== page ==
Friday, June 29, 2007

I Am Legend

I came about reading this book in a roundabout way. I was perusing movie trailers on and saw that a new Will Smith movie was coming out. When I clicked on it, the trailer wouldn't work for whatever reason, so I googled the title to find a working trailer. On, it had a trailer and a description of the movie, saying it was based on a book by Richard Matheson. I watched the trailer, found it to be delightfully spooky and decided I needed to read the book. It's a post-apocalyptic vampire thriller. I'm always a fan of vampires. I thought it was a suspenseful page-turner, packing a wallop at a mere 150 pages. This book was written in the 50s and you can tell by some of the language he uses and some of the slightly silly science he concocts. The main character's psychological state is a big part of the book too, which made me sit and wonder how I would handle being the last person on earth. Build a fortress and fight to the end? Give up and die? I don't know. All in all, I read the book in just a few hours and enjoyed it.

Tuesday, June 26, 2007

Dr. Seuss and Mr. Geisel

Mike is fun to take to the library because he will pick up random books that look interesting. This last week he grabbed "Dr. Seuss & Mr. Geisel: A Biography" by Judith and Neil Morgan and it was a treasure to read. I usually avoid biographies because they're not always very good reading. Either dull or colored by the biographers views. The authors of this were obviously well-researched and made it easy reading. I've always been a big Dr. Seuss fan, but sometimes reading a loved figure's history makes them seem not so magical anymore. This biography just endeared Dr. Seuss to me more. Some interesting things I learned were that Ted Geisel participated quite a bit in the roaring 20s, he was nervous around children, had debilitating claustrophobia and stage fright, was married twice to two women who served as muses and organizers to his artistic mind, and was a talented painter. Ted Geisel always wanted to be taken seriously as an artist, but never got recognition except as a great contributor to children's books. Well, until he died anyway. He had an art show in the 80s with original sketches and paintings, but one reviewer said that it wasn't real art. Well, now those paintings go for 25K or more. I've already got my favorite print picked out if I ever have $1695 lying around, waiting to be spent. It's called "The Joyous Leaping of Uncanned Salmon" and I love it. Another favorite is "Venetian Cat Singing Oh Solo Meow" but it's sold out. For a mere $325 I can get "Oh the Stuff You Will Learn" which comes from one of my favorite Dr. Seuss books, "I Can Read With My Eyes Shut!" Coincidentally, that's where I get the title of my blog. The Cat says that reading with his eyes shut "is bad for my hat and makes my eyebrows get red hot. So reading with my eyes shut I don't do an awful lot."

By the time I got to the end of the book and read about his death, I mourned as if he was a favorite uncle, even though it was over a decade ago. Ah, Dr. Seuss. He thoroughly loved making his books and I so thoroughly love reading them.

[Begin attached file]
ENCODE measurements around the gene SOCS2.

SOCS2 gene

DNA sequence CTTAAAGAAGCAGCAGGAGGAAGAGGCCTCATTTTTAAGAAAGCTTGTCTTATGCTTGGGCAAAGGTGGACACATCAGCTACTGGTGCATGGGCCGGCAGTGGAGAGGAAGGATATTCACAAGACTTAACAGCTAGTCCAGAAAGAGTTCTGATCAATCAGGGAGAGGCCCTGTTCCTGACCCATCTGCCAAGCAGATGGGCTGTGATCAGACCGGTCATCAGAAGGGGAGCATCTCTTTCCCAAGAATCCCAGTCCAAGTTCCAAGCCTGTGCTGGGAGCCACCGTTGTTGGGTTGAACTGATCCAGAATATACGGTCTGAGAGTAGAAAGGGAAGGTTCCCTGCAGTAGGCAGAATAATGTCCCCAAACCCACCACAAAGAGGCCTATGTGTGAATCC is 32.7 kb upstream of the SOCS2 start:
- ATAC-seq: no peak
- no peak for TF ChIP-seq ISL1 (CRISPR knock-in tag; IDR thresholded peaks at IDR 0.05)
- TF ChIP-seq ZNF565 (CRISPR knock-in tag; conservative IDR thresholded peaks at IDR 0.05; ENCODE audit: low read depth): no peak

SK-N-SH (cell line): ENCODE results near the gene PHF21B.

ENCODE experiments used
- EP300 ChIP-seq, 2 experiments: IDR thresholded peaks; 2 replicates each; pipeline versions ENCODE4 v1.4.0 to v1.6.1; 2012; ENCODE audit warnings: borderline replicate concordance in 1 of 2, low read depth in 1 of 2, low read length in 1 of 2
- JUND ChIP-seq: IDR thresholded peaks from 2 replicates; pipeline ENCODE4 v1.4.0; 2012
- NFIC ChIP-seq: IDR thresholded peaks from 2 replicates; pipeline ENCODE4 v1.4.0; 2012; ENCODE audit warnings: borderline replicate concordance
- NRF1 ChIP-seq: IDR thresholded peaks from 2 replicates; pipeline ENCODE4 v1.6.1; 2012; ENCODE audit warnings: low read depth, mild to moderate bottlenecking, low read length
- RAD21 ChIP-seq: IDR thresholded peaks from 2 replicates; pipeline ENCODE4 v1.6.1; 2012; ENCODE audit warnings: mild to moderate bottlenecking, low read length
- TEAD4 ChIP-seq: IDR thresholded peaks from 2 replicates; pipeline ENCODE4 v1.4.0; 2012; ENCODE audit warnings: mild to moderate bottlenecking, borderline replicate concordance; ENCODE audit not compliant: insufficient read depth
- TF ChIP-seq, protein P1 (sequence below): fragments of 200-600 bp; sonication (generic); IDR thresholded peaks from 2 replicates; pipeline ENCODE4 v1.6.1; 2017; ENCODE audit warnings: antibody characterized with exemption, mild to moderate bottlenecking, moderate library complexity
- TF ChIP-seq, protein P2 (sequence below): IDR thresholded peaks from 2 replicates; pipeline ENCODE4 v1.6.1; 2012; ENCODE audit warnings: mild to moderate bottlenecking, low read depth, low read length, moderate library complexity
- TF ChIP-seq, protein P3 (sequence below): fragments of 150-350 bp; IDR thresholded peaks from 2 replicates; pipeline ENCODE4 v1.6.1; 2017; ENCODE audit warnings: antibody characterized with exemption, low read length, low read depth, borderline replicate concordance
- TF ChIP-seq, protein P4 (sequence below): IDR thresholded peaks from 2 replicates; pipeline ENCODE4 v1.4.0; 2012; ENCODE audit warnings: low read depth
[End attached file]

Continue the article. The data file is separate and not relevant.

Monday, June 11, 2007

Magazines are slowin' me down, man

Look at this, a week since my last post and why is that, may you ask? Magazines are why, curious reader. Darn magazines. Once a month, all the magazines arrive at the same time and I am compelled to put down whatever it is I'm reading at the moment and read all the magazines. For a ridiculous reason that has to do with unused frequent flier miles, we get tons of magazines. When we picked out these subscriptions, we didn't necessarily know what some of these magazines were about. We just thought the titles sounded good. Here's what we got from those useless miles.
Prevention: This sounded good, but it's actually geared towards old people. It looks like something that should be found in a urologist's office. It's all about dealing with age, walking for exercise, having regular prostate exams, etc. Can't wait for this one to run out.
Shape: Another one that sounded good in the description but ended up being a dud. We thought it would have helpful hints about exercise, but in actuality has half-naked women on the front of every issue. It goes straight into the dumpster the minute it arrives.
Forbes: I tried to read this once, but was bored to tears. Mike claims to enjoy reading it but half the time it stays on the desk so long that the corners start to curl up. A magazine for wealthy magnates. Hmmm, applicable.
Travel and Leisure: Ah yes, when I'm planning my next trip to tour all the finest hotels in Europe, this magazine will come in handy. Or perhaps when I'm going to hike Mount Kilamanjaro or take that cruise down the Amazon. Gosh, what will I do with my millions?
Computer Shopper: I have never actually opened this one up. I'm not much of a computer shopper, just a computer user. But I'm kind of glad we get it so Mike can keep things up to date and hummin'.
Time: I don't agree with everything in here, but it sure has made me aware of lots of things I never would have formed an opinion about otherwise. One thing I have most certainly formed a strong opinion about is that I'm sick to death of the 2008 presidential election. And it's June 2007. So sad.

Here are the magazines we get because our grandmas love us.